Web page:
Journal Article

Metabolic Activation of 2-Hydroxyamino-1-methyl-6-phenylimidazo[4,5-<i>b</i>]pyridine in Syrian Hamsters Congenic at the <i>N</i>-Acetyltransferase 2 (<i>NAT2</i>) Locus

Adrian J. Fretland, Uday S. Devanaboyina, Mark A. Doll, Shuang Zhao, Gong H. Xiao and David W. Hein

in Toxicological Sciences

Volume 74, issue 2, pages 253-259
Published in print August 2003 | ISSN: 1096-6080
Published online August 2003 | e-ISSN: 1096-0929 | DOI: http://dx.doi.org/10.1093/toxsci/kfg133
Metabolic Activation of 2-Hydroxyamino-1-methyl-6-phenylimidazo[4,5-b]pyridine in Syrian Hamsters Congenic at the N-Acetyltransferase 2 (NAT2) Locus

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2-Amino-1-methyl-6-phenylimidazo[4,5-b]pyridine (PhIP) is a heterocyclic amine carcinogen prevalent in the human diet. To exert its mutagenic and carcinogenic effects, PhIP undergoes bioactivation to N-hydroxy-PhIP followed by O-esterification via cytosolic acetyltransferases or sulfotransferases to form DNA adducts. We investigated the role of cytosolic acetyltransferases and sulfotransferases and the role of the N-acetyltransferase 2 genetic polymorphism on PhIP DNA-adduct levels in a congenic Syrian hamster model. DNA adduct levels were detected in all hepatic and extrahepatic tissues tested following administration of PhIP (4 × 100 mg/kg) or N-hydroxy-PhIP (1 × 50 mg/kg), with the highest levels in pancreas. DNA-adduct levels were higher in the gastrointestinal tract of rapid and slow acetylator hamsters administered N-hydroxy-PhIP. N-hydroxy-PhIP O-acetyltransferase and O-sulfotransferase activities were detected in most hepatic and extrahepatic cytosols derived from rapid and slow acetylator congenic hamsters. N-hydroxy-PhIP O-acetyltransferase activity was significantly higher (p < 0.05) in liver, small intestine, and esophagus in rapid than in slow acetylator congenic hamsters. N-hydroxy-PhIP O-acetyltransferase activities correlated significantly with N-acetyltransferase 2 activities across tissues in rapid (r = 0.83; p = 0.0004) but not in slow (r = 0.46; p = 0.1142) acetylator congenic hamsters, suggesting catalysis primarily by NAT2 in rapid acetylators but NAT1 in slow acetylators. N-hydroxy-PhIP O-sulfotransferase activities did not vary with acetylator genotype. DNA-adduct levels following administration of PhIP or N-hydroxy-PhIP did not correlate with either N-hydroxy-PhIP O-acetyltransferase or O-sulfotransferase catalytic activities.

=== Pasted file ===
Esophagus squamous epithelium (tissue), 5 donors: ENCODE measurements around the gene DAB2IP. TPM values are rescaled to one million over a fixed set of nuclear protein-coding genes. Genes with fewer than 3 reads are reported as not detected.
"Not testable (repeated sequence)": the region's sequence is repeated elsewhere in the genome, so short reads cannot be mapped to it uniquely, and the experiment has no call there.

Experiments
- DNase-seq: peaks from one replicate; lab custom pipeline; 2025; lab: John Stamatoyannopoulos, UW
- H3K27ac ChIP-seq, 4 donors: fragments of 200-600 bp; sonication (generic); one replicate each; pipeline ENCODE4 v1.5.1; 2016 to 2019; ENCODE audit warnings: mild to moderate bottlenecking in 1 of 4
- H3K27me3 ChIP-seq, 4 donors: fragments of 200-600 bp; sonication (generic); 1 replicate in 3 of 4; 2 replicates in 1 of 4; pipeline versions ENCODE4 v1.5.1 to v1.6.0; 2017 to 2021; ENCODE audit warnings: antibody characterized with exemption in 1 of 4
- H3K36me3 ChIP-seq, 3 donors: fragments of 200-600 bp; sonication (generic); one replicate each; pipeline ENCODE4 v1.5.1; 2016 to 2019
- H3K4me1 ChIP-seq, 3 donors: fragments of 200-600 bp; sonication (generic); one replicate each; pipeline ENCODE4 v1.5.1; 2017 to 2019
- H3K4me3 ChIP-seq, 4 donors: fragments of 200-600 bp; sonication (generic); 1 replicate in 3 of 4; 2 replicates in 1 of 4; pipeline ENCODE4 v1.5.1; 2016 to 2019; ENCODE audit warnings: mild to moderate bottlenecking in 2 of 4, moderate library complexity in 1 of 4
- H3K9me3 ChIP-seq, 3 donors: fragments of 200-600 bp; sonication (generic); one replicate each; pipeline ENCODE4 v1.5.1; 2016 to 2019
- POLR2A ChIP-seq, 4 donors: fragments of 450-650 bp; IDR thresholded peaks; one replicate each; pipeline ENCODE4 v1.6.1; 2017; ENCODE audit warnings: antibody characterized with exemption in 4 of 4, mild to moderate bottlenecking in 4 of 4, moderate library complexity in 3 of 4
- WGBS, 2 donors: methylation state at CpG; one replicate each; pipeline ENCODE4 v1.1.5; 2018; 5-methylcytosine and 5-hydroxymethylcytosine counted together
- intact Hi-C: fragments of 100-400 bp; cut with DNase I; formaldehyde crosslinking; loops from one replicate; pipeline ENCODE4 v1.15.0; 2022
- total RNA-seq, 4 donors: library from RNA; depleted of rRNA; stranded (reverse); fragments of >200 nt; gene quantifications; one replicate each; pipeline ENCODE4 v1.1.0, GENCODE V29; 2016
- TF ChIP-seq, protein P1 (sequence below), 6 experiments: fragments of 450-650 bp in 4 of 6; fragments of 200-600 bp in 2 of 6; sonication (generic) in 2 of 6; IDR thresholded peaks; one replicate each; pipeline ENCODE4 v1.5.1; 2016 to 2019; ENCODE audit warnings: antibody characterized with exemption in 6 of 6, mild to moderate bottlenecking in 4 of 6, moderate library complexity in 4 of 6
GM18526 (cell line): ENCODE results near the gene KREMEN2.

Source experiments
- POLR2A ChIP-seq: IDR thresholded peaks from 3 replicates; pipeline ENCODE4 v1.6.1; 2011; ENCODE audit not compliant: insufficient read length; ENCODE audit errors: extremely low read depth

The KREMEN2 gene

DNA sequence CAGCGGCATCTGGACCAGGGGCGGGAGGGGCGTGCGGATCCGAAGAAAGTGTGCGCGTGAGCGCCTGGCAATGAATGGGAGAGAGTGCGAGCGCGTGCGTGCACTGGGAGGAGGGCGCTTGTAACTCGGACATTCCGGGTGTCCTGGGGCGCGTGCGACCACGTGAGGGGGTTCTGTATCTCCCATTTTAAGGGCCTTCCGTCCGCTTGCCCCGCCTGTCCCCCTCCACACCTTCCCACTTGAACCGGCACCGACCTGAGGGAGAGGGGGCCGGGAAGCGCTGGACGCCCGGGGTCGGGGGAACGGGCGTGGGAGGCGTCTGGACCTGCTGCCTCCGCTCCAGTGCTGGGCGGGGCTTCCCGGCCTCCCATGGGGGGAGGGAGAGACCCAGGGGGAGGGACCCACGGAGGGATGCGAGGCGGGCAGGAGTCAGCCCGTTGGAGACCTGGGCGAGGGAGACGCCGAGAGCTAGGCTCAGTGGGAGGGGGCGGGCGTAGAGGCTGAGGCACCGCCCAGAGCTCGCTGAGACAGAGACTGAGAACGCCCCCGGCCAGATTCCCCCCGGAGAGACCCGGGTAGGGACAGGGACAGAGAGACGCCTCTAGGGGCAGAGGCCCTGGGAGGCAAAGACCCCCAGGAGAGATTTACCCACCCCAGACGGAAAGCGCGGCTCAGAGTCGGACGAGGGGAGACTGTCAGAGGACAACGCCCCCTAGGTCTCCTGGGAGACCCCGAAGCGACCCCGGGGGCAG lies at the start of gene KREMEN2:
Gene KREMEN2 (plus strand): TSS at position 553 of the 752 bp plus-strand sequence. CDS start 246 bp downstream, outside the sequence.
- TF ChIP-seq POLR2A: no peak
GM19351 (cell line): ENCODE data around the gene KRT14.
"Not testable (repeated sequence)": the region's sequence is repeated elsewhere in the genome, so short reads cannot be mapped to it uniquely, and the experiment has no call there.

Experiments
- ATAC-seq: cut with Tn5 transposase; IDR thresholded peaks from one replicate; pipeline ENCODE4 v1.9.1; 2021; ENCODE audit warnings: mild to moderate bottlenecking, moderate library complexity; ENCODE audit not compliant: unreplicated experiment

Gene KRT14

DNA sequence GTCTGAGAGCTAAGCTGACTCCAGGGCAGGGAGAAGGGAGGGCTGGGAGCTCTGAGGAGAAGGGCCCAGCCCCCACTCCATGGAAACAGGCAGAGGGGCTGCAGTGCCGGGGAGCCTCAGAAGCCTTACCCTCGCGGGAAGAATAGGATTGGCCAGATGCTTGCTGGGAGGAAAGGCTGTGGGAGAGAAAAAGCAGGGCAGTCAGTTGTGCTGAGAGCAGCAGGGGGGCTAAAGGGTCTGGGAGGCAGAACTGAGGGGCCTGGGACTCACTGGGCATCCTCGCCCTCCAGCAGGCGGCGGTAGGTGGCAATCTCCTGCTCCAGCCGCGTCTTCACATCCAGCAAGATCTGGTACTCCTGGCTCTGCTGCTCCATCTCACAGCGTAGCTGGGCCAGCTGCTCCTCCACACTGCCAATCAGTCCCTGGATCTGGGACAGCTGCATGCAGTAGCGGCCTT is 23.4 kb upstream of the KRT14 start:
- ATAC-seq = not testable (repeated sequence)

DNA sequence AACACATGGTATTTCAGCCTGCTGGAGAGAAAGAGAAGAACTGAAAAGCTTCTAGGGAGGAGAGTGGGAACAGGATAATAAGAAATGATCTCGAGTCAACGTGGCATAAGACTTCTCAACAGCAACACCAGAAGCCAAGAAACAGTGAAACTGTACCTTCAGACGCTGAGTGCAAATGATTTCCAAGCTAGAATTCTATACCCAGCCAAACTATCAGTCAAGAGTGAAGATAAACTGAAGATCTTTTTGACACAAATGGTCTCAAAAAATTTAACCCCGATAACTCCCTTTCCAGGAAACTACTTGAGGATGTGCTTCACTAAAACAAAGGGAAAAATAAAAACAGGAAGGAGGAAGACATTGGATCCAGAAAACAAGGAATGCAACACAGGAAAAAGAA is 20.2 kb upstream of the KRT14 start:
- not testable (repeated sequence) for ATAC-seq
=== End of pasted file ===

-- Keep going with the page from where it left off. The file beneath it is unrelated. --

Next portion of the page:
Keywords: N-acetyltransferase 2 (NAT2); 2-amino-1-methyl-6-phenylimidazo[4,5-b]pyridine (PhIP); 2-hydroxyamino-1-methyl-6-phenylimidazo[4,5-b]pyridine (N-hydroxy-PhIP); acetylator genotype; DNA adducts; Syrian hamster

Journal Article.  5127 words.  Illustrated.

Subjects: Medical Toxicology ; Toxicology (Non-medical)

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